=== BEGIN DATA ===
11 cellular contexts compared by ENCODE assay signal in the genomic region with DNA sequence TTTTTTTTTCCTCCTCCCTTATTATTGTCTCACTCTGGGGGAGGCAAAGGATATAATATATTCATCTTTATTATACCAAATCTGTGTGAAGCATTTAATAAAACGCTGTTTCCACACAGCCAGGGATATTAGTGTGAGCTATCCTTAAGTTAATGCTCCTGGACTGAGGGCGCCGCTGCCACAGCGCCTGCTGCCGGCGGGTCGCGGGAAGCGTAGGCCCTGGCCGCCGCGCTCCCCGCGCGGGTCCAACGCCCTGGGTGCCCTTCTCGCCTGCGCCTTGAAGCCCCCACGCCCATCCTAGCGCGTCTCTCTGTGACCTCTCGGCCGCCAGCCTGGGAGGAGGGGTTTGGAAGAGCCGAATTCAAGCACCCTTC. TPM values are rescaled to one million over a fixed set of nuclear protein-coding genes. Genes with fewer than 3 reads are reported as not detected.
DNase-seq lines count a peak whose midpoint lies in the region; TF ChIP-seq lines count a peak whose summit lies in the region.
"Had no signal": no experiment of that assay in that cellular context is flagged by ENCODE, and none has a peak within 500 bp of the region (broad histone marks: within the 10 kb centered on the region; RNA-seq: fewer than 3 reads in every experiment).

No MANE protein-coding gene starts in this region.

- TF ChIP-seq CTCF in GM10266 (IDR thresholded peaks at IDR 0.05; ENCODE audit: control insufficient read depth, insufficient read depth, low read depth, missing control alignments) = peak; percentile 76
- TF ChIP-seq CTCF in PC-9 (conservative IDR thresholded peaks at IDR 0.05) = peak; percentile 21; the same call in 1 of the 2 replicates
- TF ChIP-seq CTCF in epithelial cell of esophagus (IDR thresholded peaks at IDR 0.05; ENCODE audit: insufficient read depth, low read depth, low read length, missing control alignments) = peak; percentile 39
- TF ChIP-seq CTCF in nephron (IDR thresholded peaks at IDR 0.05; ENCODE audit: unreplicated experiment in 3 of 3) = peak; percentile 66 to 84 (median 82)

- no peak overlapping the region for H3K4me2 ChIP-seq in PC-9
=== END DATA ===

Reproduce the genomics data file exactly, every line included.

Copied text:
11 cellular contexts compared by ENCODE assay signal in the genomic region with DNA sequence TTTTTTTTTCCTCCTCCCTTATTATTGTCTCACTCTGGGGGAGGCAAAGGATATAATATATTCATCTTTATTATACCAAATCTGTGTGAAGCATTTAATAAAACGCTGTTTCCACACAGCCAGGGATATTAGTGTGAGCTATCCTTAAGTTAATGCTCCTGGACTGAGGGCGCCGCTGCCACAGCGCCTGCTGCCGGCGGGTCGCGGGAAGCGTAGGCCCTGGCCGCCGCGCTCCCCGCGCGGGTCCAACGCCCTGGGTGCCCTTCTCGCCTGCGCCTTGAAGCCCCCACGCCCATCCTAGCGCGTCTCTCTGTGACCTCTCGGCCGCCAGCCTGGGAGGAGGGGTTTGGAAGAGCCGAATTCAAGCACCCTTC. TPM values are rescaled to one million over a fixed set of nuclear protein-coding genes. Genes with fewer than 3 reads are reported as not detected.
DNase-seq lines count a peak whose midpoint lies in the region; TF ChIP-seq lines count a peak whose summit lies in the region.
"Had no signal": no experiment of that assay in that cellular context is flagged by ENCODE, and none has a peak within 500 bp of the region (broad histone marks: within the 10 kb centered on the region; RNA-seq: fewer than 3 reads in every experiment).

No MANE protein-coding gene starts in this region.

- TF ChIP-seq CTCF in GM10266 (IDR thresholded peaks at IDR 0.05; ENCODE audit: control insufficient read depth, insufficient read depth, low read depth, missing control alignments) = peak; percentile 76
- TF ChIP-seq CTCF in PC-9 (conservative IDR thresholded peaks at IDR 0.05) = peak; percentile 21; the same call in 1 of the 2 replicates
- TF ChIP-seq CTCF in epithelial cell of esophagus (IDR thresholded peaks at IDR 0.05; ENCODE audit: insufficient read depth, low read depth, low read length, missing control alignments) = peak; percentile 39
- TF ChIP-seq CTCF in nephron (IDR thresholded peaks at IDR 0.05; ENCODE audit: unreplicated experiment in 3 of 3) = peak; percentile 66 to 84 (median 82)

- no peak overlapping the region for H3K4me2 ChIP-seq in PC-9